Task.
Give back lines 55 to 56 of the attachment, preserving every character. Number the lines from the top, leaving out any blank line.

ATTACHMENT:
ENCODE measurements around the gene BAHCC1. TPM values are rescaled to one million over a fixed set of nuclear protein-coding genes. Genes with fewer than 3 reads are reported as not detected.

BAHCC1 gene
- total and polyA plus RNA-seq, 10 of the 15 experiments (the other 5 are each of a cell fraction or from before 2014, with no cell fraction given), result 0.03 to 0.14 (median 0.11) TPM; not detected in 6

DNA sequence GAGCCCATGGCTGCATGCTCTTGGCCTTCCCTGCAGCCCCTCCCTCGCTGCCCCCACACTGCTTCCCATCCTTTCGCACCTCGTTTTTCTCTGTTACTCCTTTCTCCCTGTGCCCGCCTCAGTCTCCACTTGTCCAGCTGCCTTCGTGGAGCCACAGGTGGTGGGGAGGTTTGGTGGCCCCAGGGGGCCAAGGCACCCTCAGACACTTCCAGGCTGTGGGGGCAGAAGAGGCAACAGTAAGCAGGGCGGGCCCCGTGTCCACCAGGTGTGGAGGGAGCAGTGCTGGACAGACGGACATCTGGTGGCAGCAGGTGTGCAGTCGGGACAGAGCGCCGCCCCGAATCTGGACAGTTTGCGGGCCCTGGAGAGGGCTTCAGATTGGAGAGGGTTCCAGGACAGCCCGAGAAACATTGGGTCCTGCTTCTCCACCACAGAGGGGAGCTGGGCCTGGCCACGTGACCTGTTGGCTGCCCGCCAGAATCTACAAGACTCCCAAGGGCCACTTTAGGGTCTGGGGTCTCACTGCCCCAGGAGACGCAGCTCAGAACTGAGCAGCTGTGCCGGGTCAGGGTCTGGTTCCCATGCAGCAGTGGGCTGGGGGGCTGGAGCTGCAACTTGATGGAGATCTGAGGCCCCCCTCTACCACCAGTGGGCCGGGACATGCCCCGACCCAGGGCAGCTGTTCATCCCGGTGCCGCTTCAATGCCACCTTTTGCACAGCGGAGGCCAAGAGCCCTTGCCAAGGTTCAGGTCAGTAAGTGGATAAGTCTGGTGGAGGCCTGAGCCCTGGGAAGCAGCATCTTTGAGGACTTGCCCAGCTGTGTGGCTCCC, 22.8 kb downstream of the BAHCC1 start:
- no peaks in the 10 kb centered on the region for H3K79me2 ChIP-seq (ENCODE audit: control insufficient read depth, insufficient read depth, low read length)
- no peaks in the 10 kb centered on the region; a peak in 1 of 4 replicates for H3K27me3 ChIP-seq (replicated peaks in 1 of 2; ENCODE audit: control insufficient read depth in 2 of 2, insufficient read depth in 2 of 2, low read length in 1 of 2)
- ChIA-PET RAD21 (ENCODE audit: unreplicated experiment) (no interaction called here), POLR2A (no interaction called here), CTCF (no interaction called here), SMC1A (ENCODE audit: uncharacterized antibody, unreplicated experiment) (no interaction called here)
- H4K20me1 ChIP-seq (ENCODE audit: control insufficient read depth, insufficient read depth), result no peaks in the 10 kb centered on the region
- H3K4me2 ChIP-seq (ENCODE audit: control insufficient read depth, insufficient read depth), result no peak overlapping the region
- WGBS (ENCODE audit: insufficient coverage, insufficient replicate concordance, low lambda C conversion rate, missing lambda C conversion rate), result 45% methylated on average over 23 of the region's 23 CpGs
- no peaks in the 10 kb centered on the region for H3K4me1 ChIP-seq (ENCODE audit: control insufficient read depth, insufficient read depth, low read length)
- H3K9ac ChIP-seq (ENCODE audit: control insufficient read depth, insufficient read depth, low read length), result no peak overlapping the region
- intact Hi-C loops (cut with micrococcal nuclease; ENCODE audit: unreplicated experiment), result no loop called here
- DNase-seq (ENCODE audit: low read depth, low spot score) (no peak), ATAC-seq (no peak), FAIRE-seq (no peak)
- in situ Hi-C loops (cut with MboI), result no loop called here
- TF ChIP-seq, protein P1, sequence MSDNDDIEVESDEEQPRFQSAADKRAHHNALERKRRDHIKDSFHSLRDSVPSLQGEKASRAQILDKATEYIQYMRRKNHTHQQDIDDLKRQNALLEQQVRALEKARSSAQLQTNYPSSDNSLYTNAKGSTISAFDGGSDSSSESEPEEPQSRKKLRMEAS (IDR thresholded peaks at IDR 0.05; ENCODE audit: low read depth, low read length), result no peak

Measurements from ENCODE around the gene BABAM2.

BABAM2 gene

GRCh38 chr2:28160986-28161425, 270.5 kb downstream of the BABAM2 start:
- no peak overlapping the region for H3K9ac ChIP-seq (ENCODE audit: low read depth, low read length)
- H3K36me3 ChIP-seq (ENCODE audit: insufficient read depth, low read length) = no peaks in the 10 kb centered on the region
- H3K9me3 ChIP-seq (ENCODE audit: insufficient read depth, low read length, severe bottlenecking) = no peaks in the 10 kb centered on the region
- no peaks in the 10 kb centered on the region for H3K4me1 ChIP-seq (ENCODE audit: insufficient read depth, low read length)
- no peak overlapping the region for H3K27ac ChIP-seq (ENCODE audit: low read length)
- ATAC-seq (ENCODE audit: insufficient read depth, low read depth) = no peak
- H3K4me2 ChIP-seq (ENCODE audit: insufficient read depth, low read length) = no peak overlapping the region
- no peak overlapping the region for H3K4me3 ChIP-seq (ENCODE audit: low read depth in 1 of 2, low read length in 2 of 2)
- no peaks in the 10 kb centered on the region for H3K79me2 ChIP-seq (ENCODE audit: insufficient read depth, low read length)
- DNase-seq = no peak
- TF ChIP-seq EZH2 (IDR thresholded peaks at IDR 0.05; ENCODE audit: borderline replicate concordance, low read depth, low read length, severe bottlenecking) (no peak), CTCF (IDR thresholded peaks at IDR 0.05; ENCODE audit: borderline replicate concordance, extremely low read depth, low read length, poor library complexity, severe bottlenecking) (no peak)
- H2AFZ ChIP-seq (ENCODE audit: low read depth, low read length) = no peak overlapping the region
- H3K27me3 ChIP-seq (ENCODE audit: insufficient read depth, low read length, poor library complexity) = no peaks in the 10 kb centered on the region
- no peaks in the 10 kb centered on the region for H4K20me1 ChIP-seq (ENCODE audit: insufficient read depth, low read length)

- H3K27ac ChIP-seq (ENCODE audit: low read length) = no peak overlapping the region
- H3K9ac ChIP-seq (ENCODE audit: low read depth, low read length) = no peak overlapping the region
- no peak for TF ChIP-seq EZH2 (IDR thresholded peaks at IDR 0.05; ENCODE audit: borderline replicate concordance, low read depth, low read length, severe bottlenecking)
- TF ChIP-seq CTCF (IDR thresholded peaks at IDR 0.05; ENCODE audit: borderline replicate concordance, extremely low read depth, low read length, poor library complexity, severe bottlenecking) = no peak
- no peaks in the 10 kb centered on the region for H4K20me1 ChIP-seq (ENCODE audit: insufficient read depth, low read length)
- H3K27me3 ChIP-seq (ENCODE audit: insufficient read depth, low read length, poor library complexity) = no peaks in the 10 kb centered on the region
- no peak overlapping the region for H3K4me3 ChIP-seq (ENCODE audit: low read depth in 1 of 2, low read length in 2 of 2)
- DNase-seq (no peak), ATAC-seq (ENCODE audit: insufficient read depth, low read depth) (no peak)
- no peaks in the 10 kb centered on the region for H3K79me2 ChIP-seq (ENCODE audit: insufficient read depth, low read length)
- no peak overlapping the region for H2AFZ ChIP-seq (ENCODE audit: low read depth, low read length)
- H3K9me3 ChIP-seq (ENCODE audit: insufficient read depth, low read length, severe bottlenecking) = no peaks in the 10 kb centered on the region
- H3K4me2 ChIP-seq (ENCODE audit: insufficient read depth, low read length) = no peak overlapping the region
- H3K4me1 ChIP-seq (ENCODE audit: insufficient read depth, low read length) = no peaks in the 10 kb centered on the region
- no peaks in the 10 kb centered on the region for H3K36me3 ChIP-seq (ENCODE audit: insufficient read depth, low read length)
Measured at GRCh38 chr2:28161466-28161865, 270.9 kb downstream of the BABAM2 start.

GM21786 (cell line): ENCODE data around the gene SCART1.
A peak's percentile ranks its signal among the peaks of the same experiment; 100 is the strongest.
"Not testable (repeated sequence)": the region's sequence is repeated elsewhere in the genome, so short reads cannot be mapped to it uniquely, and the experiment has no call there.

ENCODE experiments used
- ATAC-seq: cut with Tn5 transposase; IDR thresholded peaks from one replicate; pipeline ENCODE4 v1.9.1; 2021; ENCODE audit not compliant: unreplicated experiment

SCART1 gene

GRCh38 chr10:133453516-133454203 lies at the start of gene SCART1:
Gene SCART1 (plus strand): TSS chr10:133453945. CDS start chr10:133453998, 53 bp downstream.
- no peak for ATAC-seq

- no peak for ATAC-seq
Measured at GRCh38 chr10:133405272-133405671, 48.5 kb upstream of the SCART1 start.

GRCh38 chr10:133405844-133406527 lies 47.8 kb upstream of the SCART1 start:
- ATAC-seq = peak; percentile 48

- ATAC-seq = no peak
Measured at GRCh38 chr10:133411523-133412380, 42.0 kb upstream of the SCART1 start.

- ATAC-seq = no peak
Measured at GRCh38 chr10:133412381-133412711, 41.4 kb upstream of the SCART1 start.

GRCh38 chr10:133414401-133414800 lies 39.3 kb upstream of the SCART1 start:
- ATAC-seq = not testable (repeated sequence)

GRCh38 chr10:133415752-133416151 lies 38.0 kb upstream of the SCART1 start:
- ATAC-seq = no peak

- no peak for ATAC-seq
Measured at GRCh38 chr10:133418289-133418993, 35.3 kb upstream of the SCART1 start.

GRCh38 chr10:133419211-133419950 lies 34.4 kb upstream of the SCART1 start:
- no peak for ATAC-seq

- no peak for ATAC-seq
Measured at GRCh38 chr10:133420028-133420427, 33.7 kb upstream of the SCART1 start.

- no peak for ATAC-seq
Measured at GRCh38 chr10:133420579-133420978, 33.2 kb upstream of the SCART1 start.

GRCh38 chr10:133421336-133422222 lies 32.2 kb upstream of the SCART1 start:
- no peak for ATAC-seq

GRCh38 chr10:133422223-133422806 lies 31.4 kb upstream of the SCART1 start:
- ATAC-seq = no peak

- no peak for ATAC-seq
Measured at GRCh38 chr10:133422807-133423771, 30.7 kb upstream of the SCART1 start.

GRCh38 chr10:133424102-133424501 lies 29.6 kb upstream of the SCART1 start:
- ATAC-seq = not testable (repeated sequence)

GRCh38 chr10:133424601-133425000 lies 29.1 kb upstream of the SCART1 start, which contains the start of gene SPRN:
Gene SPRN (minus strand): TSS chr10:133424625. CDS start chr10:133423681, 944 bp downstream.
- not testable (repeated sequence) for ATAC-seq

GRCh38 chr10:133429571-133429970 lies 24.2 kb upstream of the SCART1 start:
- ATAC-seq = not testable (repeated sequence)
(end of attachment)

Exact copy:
GRCh38 chr10:133453516-133454203 lies at the start of gene SCART1:
Gene SCART1 (plus strand): TSS chr10:133453945. CDS start chr10:133453998, 53 bp downstream.